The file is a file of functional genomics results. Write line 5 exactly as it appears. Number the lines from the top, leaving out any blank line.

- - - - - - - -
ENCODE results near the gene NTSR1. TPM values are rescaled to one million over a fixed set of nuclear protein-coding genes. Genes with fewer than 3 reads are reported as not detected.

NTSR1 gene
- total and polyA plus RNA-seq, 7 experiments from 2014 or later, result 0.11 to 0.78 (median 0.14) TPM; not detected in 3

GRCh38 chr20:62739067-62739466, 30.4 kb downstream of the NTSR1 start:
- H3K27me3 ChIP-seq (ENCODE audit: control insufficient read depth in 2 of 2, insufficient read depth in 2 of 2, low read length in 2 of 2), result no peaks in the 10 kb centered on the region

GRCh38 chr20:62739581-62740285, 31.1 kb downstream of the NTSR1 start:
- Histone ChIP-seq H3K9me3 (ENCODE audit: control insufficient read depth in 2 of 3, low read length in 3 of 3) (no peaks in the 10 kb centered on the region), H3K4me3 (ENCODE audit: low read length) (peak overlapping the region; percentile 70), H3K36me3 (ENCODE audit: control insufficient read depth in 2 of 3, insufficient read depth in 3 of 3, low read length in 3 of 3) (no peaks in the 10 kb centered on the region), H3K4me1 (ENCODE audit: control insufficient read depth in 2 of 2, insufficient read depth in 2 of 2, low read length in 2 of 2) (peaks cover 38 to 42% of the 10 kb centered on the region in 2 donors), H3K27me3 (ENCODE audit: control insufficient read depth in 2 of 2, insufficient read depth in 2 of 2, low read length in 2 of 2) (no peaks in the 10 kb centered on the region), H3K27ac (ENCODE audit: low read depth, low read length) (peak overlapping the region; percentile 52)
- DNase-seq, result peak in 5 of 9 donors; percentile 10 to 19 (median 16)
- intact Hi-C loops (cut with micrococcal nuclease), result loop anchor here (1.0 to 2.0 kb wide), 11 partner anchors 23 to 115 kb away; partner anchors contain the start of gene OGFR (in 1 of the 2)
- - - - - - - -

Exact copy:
- H3K27me3 ChIP-seq (ENCODE audit: control insufficient read depth in 2 of 2, insufficient read depth in 2 of 2, low read length in 2 of 2), result no peaks in the 10 kb centered on the region